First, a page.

From the indie rockstar Japanese Breakfast, an unflinching, powerful, deeply moving memoir about growing up mixed-race, Korean food, losing her Korean mother, and forging her own identity.
In this exquisite story of family, food, grief, and endurance, Michelle Zauner proves herself far more than a dazzling singer, songwriter, and guitarist. With humour and heart, she tells of growing up the only Asian-American kid at her school in Eugene, Oregon; of struggling with her mother's particular, high expectations of her; of a painful adolescence; of treasured months spent in her grandmother's tiny apartment in Seoul, where she and her mother would bond, late at night, over heaping plates of food. As she grew up, moving to the east coast for college, finding work in the restaurant industry, performing gigs with her fledgling band - and meeting the man who would become her husband - her Koreanness began to feel ever more distant, even as she found the life she wanted to live. It was her mother's diagnosis of terminal pancreatic cancer, when Michelle was twenty-five, that forced a reckoning with her identity and brought her to reclaim the gifts of taste, language, and history her mother had given her.
Vivacious and plainspoken, lyrical and honest, Michelle Zauner's voice is as radiantly alive on the page as it is onstage. Rich with intimate anecdotes that will resonate widely, Crying in H Mart is a book to cherish, share, and reread.
|Publication date:||5th August 2021|
|Publisher:||Picador an imprint of Pan Macmillan|
|Collections:||40+ Awesome Asian-authored Novels - Brilliant Books You Need to Read from Across This Epic 48-country Continent,|
|Primary Genre||Biographies & Autobiographies|
Closing date: 26/09/2021
Michelle Zauner's Crying In H Mart is as good as everyone says it is and, yes, it will have you in tears. An essential read for anybody who has lost a loved one, as well as those who haven't. - Marie Claire
I love Michelle Zauner's beautiful, moving and insightful book about love and loss, grief and identity and the role of food in all that. It is brilliant. -- Claudia Roden
The book's descriptions of jjigae, tteokbokki, and other Korean delicacies stand out as tokens of the deep, all-encompassing love between Zauner and her mother, a love that is charted in vivid descriptions of her mother after death; in a time when people around the world are reckoning with untold loss due to COVID-19, Zauner's frankness around death feels like an unexpected yet deeply necessary gift. - Vogue US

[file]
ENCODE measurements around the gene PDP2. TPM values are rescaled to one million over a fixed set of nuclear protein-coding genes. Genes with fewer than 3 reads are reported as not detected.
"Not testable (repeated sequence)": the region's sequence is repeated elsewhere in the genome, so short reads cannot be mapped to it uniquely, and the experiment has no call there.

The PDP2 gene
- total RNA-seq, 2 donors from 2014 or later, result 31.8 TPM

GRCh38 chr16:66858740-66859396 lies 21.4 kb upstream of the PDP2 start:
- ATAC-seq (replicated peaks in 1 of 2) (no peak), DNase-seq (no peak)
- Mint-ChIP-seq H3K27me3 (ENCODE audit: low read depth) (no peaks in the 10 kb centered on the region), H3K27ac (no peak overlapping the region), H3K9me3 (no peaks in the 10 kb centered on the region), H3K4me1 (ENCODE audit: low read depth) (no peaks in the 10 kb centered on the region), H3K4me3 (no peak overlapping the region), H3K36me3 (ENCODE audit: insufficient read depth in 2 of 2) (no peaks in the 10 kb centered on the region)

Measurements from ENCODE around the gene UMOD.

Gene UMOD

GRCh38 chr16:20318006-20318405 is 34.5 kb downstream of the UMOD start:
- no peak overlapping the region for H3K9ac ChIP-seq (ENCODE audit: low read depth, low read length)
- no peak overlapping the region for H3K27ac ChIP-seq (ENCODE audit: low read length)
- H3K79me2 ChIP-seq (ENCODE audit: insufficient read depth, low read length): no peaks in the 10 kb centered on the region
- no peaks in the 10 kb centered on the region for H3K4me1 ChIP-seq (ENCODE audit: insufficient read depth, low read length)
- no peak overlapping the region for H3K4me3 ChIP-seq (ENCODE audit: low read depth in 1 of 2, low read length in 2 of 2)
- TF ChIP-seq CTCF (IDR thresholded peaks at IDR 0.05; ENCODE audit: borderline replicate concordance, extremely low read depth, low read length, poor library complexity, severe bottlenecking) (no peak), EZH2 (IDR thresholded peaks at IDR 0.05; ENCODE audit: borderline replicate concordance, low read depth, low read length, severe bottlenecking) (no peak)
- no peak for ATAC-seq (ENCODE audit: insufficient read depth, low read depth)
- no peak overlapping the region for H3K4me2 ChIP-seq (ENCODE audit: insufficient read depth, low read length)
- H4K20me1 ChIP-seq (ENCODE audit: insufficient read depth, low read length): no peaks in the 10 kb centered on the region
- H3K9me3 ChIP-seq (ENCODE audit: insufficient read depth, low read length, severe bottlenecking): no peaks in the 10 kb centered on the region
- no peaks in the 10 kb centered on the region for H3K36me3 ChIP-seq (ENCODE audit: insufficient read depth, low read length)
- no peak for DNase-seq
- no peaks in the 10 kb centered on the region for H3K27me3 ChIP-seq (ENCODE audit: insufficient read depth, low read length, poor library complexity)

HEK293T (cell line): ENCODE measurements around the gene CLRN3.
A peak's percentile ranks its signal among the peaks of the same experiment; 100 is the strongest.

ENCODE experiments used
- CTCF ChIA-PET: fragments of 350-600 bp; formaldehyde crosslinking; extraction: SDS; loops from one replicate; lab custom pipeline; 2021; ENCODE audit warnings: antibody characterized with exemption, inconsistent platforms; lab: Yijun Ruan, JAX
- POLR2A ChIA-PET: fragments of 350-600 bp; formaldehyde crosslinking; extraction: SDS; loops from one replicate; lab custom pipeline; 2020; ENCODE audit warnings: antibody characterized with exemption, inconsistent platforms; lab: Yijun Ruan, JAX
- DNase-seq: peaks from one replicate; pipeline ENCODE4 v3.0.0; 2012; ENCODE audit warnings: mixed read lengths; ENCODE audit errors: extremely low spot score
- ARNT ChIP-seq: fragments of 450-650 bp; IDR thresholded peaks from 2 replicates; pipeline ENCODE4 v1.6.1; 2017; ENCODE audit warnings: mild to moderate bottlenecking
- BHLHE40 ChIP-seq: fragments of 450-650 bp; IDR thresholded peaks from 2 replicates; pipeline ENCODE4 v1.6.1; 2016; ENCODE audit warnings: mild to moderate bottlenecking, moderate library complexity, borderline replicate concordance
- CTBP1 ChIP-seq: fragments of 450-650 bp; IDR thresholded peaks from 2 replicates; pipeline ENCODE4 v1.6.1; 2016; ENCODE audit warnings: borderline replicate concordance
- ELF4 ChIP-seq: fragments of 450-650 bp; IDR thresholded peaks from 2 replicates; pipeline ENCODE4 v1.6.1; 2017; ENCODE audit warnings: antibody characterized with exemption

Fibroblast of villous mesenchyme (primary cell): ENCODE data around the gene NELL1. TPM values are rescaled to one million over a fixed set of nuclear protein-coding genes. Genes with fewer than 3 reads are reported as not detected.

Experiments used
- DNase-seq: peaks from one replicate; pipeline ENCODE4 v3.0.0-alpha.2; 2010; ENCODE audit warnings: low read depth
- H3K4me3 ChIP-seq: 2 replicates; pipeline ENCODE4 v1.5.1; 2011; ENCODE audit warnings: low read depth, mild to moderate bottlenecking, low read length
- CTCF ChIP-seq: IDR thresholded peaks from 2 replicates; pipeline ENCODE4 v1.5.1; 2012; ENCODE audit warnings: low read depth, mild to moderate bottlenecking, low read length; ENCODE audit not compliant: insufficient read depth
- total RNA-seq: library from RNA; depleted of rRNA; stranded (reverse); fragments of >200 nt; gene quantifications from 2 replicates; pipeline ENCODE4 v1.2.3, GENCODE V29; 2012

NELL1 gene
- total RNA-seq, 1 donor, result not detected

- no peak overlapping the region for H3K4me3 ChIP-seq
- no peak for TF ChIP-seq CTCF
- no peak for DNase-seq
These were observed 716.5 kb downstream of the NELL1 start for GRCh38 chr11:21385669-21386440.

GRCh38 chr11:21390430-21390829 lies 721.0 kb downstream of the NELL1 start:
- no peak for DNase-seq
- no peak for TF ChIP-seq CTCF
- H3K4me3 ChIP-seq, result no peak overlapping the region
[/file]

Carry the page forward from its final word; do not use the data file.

A beautiful, honest and stylish account of grief, food and heritage. The way Zauner writes about food and how it acts as a bridge between her and her mother, her culture, her sense of self, is brilliantly written. -- Nikesh Shukla, author of Brown Baby
Crying in H Mart stunned me - with its truthfulness and the force of its yearning. Beautiful, intimate, powerful, it is an unforgettable portrayal of grief and the bond between mother and daughter. -- Catherine Cho, author of Inferno
A gripping, sensuous portrait of an indelible mother-daughter bond that hits all the notes: love, friction, loyalty, grief. All mothers and daughters will recognize themselves - and each other - in these pages. -- Dani Shapiro, author of Inheritance
Zauner brings dish after dish to life on the page in a rich broth of delectable details, cultural context and the personal history often packed into every bite. . . [Crying in H Mart] will ultimately thrill Japanese Breakfast fans and provide comfort to those in the throes of loss while brilliantly detailing the colorful panorama of Korean culture, traditions and - yes - food' - San Francisco Chronicle
Crying in H Mart is a warm and wholehearted work of literature, an honest and detailed account of grief over time, studded with moments of hope, humor, beauty, and clear-eyed observation. It is not to be missed. - Seattle Times
Crying in H Mart is palpable in its grief and its tenderness, reminding us what we all stand to lose. - Vulture
It is [Zauner's] ability to convey how her mother's simple offering of a rice snack was actually an act of the truest love that leaves the most indelible impression. - Refinery 29
Incandescent. - Electric Lit
A book you experience with all of your senses: sentences you can taste, paragraphs that sound like music. [Zauner] seamlessly blends stories of food and memory, sumptuousness and grief, to weave a complex narrative of loyalty and loss. -- Rachel Syme
A wonder: A beautiful, deeply moving coming-of-age story about mothers and daughters, love and grief, food and identity. It blew me away, even as it broke my heart. -- Adrienne Brodeur, author of Wild Game: My Mother, Her Lover, and Me
When a loved one dies, we search all of our senses for signs of their presence. Zauner's ability to let us in through taste makes her book stand out-she makes us feel like we are in her mother's kitchen, singing her praises. - Kirkus Reviews (starred review)